By Stephanie Smith
Editors’ Note: The names of all panelists have been removed from the online version of this story out of respect for their privacy on the World Wide Web.Human sexuality can be a taboo subject, but that certainly wasn’t the case Thursday evening in Kennamer Room in the Powell building. A sexuality awareness panel, composed of 13 people who represented every part of the sexuality spectrum, took turns sharing their own personal stories as a way to inform others who might have questions.
The panel members addressed everything from what their personal sexuality is to how their sexuality has affected their lives and those around them.
A panelist who described herself as asexual, said she has no desire to have sex and feels no real sexual attraction to anyone, regardless of gender.
When one audience member asked her if she ever felt aroused by anything, she replied, “Some Michael Jackson videos.”
The panel came to Eastern as part of a student activism project through Women and Gender Studies professor Marta Miranda’s “Intro to Women and Gender Studies” class. Students sought to bring together people of a wide variety of sexual orientations-everything from straight men and women to those whose sexual preferences are in flux.
Two panelists said they are transsexuals, which is defined as a person whose gender identity is different from his or her anatomical gender. One panelist said he was currently undergoing testosterone therapy several times a week because although he was born a woman, he’s always felt like a man.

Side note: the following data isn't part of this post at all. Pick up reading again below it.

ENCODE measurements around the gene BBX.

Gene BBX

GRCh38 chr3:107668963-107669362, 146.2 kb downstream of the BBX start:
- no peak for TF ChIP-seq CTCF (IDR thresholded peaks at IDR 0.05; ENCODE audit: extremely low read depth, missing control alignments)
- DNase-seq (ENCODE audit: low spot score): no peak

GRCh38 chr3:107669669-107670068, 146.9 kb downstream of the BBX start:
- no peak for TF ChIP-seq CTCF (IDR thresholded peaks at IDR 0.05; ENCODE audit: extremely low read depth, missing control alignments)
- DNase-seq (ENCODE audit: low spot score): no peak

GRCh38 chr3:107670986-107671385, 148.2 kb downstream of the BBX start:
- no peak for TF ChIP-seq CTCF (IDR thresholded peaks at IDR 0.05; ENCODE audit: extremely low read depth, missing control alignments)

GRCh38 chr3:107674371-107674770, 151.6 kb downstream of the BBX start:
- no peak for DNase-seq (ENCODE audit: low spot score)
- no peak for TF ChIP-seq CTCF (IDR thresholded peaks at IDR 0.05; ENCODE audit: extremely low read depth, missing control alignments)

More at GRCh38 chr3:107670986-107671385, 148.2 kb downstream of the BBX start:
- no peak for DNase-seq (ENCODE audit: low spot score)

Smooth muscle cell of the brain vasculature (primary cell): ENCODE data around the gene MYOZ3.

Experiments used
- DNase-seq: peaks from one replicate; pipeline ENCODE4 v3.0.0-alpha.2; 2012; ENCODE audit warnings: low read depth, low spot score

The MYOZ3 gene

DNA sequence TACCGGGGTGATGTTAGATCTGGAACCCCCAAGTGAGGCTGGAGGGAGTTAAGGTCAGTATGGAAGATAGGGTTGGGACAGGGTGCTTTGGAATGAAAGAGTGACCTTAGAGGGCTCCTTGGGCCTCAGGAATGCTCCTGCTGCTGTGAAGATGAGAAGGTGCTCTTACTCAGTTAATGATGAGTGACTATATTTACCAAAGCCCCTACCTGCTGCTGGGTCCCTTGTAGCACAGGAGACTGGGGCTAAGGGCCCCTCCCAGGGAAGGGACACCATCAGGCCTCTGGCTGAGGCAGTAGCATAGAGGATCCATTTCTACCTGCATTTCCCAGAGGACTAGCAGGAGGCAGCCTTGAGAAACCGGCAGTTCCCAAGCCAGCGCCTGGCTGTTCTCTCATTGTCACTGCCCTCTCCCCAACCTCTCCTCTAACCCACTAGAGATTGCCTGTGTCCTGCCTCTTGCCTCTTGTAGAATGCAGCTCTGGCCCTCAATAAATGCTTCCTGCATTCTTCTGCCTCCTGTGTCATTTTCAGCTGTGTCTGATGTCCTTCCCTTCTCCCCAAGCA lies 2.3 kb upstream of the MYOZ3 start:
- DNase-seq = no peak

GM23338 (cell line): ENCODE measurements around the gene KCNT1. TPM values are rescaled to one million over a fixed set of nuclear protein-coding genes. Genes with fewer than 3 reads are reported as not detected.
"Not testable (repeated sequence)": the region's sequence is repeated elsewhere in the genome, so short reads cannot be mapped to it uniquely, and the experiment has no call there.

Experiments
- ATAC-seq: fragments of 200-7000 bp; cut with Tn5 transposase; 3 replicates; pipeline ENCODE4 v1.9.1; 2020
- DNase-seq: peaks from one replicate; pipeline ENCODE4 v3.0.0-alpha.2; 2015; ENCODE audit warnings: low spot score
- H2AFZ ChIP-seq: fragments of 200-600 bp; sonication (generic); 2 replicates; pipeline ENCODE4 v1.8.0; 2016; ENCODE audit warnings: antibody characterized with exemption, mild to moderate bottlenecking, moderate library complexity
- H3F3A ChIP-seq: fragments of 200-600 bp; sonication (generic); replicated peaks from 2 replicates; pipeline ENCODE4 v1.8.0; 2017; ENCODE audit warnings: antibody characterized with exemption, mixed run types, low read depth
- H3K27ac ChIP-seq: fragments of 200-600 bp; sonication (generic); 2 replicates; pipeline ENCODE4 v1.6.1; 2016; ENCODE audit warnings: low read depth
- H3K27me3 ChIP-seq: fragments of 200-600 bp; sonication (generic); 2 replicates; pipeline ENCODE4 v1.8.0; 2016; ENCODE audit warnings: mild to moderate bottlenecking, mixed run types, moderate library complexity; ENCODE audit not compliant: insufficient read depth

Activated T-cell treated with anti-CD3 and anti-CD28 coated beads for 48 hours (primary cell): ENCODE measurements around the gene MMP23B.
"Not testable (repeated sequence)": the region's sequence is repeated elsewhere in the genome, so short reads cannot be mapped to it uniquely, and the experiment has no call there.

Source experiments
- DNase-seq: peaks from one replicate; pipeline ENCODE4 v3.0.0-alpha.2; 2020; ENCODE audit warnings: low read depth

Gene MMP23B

Another panelist, who also identifies as a transsexual, related a similar story. Although she was born as a male, she said she felt she had been living in the wrong body her whole life. She now chooses to live every day as a woman and said she hopes to get an operation to complete her transformation to a female body in the future, when she can afford it.
The audience inquired, how does this affect her sexual preference?
“I’m pansexual,” the aforementioned panelist said. “I’m open to all. You could say I’m gender blind.”
Another member of the panel agreed. “Sexuality is very fluid,” she said, adding that she identifies as “queer” because, while she has no desire to be with a man anytime soon, she said she doesn’t know if that will ever change. “Don’t feel pressured to label yourself,” she said.
A panelist who identified himself as a bisexual man, said that it made no sense to him at a very young age as to why the relationship institution had to be a boy and a girl and that he had a very difficult time being accepted because bisexuality is seen mainly as a “girl” thing.
“It’s not something I choose,” he said. “I’ve been bi all my life.”
Another panelist said he’s known he’s gay his whole life, but said his feelings became clearer after finding himself particularly attracted to the character Atreyu from the movie The Neverending Story. He said he had an incredibly difficult time telling his parents.
“They sent me to Christian reform school the first time I told them, and a Christian family counselor the second,” he said.
All of the panelists said in some form or another, their lives had been largely affected by their sexuality. Many had horror stories of beatings and teasing, while others related problems within their faith or family.
“My family didn’t really have a religion until I came out,” one panelist said, “then they were all born-again Christians.